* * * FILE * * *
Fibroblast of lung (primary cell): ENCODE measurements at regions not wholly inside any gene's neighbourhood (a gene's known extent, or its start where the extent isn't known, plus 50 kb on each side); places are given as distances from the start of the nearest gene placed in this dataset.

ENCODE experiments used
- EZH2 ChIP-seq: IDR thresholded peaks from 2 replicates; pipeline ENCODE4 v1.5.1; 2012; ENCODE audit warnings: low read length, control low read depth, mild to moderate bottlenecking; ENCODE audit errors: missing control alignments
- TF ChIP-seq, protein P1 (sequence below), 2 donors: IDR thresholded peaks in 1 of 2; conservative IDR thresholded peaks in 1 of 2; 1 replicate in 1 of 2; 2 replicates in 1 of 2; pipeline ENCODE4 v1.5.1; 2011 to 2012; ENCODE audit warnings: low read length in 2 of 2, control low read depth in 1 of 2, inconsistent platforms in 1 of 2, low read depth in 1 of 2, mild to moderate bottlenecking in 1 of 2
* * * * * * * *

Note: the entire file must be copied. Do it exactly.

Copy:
Fibroblast of lung (primary cell): ENCODE measurements at regions not wholly inside any gene's neighbourhood (a gene's known extent, or its start where the extent isn't known, plus 50 kb on each side); places are given as distances from the start of the nearest gene placed in this dataset.

ENCODE experiments used
- EZH2 ChIP-seq: IDR thresholded peaks from 2 replicates; pipeline ENCODE4 v1.5.1; 2012; ENCODE audit warnings: low read length, control low read depth, mild to moderate bottlenecking; ENCODE audit errors: missing control alignments
- TF ChIP-seq, protein P1 (sequence below), 2 donors: IDR thresholded peaks in 1 of 2; conservative IDR thresholded peaks in 1 of 2; 1 replicate in 1 of 2; 2 replicates in 1 of 2; pipeline ENCODE4 v1.5.1; 2011 to 2012; ENCODE audit warnings: low read length in 2 of 2, control low read depth in 1 of 2, inconsistent platforms in 1 of 2, low read depth in 1 of 2, mild to moderate bottlenecking in 1 of 2